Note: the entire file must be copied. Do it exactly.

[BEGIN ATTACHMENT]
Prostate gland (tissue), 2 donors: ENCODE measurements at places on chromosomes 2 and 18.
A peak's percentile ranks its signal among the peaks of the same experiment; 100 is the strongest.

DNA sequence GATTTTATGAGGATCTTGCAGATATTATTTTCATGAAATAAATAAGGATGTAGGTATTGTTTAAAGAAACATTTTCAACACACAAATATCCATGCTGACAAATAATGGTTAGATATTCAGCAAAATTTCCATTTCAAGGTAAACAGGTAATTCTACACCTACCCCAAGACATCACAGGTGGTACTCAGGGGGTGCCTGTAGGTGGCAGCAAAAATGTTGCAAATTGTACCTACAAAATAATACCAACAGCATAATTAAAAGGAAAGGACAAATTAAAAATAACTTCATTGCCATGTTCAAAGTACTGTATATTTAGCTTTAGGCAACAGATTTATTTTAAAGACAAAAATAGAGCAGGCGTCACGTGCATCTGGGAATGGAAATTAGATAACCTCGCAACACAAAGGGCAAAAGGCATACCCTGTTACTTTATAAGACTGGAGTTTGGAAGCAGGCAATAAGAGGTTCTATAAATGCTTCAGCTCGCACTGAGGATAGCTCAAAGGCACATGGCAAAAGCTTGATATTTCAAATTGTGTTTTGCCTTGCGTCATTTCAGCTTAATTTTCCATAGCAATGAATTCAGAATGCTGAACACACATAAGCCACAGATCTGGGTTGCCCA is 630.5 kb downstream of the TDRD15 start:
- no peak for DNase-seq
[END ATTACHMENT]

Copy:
Prostate gland (tissue), 2 donors: ENCODE measurements at places on chromosomes 2 and 18.
A peak's percentile ranks its signal among the peaks of the same experiment; 100 is the strongest.

DNA sequence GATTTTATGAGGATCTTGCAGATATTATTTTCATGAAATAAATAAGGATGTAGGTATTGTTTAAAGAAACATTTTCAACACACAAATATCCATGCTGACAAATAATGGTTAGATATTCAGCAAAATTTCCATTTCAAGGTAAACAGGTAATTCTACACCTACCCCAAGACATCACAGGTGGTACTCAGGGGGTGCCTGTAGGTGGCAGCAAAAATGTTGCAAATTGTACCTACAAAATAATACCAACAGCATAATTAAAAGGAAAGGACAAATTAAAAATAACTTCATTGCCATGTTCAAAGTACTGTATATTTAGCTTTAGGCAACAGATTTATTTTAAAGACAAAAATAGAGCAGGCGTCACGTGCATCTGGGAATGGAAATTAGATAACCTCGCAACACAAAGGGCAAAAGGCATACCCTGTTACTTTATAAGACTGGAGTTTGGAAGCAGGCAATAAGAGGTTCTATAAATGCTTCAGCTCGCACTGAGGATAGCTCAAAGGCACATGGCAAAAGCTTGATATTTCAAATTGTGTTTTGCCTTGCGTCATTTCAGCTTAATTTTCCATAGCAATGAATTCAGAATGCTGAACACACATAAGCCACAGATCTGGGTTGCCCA is 630.5 kb downstream of the TDRD15 start:
- no peak for DNase-seq